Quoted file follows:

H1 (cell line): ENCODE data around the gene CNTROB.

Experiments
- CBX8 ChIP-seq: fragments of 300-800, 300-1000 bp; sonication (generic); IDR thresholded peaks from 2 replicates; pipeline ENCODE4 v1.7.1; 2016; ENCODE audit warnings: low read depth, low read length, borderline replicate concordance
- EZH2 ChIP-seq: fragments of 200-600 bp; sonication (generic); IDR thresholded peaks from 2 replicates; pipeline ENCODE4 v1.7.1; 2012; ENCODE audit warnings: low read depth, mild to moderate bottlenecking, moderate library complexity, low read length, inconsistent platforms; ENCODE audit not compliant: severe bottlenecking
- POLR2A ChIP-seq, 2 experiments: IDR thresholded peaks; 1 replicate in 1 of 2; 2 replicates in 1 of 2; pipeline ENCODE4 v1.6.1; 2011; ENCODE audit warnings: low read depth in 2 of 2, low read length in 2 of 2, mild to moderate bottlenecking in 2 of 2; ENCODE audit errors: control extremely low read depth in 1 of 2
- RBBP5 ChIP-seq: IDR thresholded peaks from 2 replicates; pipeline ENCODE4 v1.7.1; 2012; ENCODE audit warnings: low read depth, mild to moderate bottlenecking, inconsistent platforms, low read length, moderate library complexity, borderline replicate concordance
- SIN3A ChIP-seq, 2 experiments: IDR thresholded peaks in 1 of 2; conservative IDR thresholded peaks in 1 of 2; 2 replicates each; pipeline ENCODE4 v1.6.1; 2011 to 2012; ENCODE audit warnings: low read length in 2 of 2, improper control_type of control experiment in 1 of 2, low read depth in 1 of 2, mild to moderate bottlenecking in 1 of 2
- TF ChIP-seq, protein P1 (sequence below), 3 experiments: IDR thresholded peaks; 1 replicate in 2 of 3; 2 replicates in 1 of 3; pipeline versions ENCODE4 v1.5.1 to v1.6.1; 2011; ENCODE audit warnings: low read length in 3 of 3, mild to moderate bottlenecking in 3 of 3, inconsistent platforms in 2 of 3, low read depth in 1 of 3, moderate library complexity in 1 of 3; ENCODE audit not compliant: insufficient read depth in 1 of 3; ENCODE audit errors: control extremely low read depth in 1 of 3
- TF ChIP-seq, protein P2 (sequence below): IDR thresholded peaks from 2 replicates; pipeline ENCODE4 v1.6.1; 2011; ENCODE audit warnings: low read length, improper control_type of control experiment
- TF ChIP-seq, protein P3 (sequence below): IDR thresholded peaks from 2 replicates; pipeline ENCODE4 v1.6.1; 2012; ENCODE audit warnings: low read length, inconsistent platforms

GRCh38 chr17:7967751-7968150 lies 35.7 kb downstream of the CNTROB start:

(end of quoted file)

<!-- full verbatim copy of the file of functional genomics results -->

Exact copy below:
H1 (cell line): ENCODE data around the gene CNTROB.

Experiments
- CBX8 ChIP-seq: fragments of 300-800, 300-1000 bp; sonication (generic); IDR thresholded peaks from 2 replicates; pipeline ENCODE4 v1.7.1; 2016; ENCODE audit warnings: low read depth, low read length, borderline replicate concordance
- EZH2 ChIP-seq: fragments of 200-600 bp; sonication (generic); IDR thresholded peaks from 2 replicates; pipeline ENCODE4 v1.7.1; 2012; ENCODE audit warnings: low read depth, mild to moderate bottlenecking, moderate library complexity, low read length, inconsistent platforms; ENCODE audit not compliant: severe bottlenecking
- POLR2A ChIP-seq, 2 experiments: IDR thresholded peaks; 1 replicate in 1 of 2; 2 replicates in 1 of 2; pipeline ENCODE4 v1.6.1; 2011; ENCODE audit warnings: low read depth in 2 of 2, low read length in 2 of 2, mild to moderate bottlenecking in 2 of 2; ENCODE audit errors: control extremely low read depth in 1 of 2
- RBBP5 ChIP-seq: IDR thresholded peaks from 2 replicates; pipeline ENCODE4 v1.7.1; 2012; ENCODE audit warnings: low read depth, mild to moderate bottlenecking, inconsistent platforms, low read length, moderate library complexity, borderline replicate concordance
- SIN3A ChIP-seq, 2 experiments: IDR thresholded peaks in 1 of 2; conservative IDR thresholded peaks in 1 of 2; 2 replicates each; pipeline ENCODE4 v1.6.1; 2011 to 2012; ENCODE audit warnings: low read length in 2 of 2, improper control_type of control experiment in 1 of 2, low read depth in 1 of 2, mild to moderate bottlenecking in 1 of 2
- TF ChIP-seq, protein P1 (sequence below), 3 experiments: IDR thresholded peaks; 1 replicate in 2 of 3; 2 replicates in 1 of 3; pipeline versions ENCODE4 v1.5.1 to v1.6.1; 2011; ENCODE audit warnings: low read length in 3 of 3, mild to moderate bottlenecking in 3 of 3, inconsistent platforms in 2 of 3, low read depth in 1 of 3, moderate library complexity in 1 of 3; ENCODE audit not compliant: insufficient read depth in 1 of 3; ENCODE audit errors: control extremely low read depth in 1 of 3
- TF ChIP-seq, protein P2 (sequence below): IDR thresholded peaks from 2 replicates; pipeline ENCODE4 v1.6.1; 2011; ENCODE audit warnings: low read length, improper control_type of control experiment
- TF ChIP-seq, protein P3 (sequence below): IDR thresholded peaks from 2 replicates; pipeline ENCODE4 v1.6.1; 2012; ENCODE audit warnings: low read length, inconsistent platforms

GRCh38 chr17:7967751-7968150 lies 35.7 kb downstream of the CNTROB start: